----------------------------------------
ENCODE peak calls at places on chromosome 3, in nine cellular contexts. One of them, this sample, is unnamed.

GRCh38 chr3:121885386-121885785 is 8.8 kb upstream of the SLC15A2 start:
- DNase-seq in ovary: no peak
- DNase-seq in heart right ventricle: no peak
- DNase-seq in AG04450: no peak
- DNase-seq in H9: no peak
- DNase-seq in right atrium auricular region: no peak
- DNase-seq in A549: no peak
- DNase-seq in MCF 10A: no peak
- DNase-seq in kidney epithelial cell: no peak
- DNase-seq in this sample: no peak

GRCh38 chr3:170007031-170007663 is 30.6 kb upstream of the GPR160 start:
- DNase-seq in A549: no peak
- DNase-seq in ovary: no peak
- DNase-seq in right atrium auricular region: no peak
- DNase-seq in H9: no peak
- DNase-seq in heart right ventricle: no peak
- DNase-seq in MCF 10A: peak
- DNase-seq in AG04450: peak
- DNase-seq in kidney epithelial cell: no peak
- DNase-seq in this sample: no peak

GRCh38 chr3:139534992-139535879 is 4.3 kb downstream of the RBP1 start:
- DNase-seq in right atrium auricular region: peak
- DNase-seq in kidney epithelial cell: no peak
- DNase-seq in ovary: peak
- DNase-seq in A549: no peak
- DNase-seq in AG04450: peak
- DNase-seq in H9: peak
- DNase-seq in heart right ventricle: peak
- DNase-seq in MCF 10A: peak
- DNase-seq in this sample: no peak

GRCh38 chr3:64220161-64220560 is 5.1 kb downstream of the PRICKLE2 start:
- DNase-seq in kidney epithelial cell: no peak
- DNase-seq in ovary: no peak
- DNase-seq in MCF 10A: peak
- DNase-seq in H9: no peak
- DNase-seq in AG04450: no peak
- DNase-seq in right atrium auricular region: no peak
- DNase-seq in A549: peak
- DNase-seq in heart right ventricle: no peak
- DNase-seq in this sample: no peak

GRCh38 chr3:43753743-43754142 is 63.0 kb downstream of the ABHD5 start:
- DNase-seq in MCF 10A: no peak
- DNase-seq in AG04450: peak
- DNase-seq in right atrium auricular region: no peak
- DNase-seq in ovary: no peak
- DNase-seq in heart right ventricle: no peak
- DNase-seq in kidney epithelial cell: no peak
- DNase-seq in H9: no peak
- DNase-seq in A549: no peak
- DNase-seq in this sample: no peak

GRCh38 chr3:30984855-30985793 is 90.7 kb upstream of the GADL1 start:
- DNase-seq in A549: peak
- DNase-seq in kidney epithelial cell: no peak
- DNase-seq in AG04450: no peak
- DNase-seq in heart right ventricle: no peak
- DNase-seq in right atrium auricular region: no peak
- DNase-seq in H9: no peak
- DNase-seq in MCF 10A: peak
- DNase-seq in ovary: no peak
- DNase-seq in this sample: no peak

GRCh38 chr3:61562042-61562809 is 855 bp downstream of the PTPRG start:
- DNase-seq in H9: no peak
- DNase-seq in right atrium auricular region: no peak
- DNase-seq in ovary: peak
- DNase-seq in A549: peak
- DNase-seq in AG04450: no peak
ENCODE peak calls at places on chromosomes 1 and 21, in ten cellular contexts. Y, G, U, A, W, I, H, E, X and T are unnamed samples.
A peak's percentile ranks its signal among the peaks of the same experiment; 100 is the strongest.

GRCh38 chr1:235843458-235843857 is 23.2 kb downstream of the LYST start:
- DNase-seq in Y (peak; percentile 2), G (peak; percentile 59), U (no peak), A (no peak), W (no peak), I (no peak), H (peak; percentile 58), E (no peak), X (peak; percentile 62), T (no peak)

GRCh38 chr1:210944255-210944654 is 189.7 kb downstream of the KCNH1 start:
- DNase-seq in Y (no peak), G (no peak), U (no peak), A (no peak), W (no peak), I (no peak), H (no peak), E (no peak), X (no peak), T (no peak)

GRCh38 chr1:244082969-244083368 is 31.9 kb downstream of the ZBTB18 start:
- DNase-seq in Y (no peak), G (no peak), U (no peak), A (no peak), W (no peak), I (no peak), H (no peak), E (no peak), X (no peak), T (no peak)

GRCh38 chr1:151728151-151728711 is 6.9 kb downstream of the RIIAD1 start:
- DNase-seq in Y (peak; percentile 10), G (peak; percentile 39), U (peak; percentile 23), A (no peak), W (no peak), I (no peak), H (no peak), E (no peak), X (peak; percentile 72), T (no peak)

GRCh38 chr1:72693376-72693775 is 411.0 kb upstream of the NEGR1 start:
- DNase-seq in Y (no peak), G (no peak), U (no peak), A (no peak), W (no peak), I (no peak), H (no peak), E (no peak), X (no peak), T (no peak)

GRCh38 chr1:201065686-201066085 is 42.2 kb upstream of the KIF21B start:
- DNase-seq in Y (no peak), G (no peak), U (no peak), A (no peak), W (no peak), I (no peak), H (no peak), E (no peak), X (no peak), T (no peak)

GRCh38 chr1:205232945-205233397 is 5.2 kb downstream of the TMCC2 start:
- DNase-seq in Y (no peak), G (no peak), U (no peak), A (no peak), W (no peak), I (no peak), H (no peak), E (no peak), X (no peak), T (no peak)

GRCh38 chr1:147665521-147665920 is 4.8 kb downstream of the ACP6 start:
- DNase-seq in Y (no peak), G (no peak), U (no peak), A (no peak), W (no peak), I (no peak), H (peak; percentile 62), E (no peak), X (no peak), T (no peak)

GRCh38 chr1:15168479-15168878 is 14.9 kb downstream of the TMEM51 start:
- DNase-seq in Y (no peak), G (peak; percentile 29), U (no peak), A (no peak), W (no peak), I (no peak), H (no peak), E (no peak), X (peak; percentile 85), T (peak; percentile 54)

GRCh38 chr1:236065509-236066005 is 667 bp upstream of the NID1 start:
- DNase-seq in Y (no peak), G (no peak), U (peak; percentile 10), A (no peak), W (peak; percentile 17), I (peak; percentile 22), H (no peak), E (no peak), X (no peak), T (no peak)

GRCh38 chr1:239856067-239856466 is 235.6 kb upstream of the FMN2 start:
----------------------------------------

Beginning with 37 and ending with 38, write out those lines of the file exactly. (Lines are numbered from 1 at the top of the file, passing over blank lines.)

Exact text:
- DNase-seq in AG04450: no peak
- DNase-seq in right atrium auricular region: no peak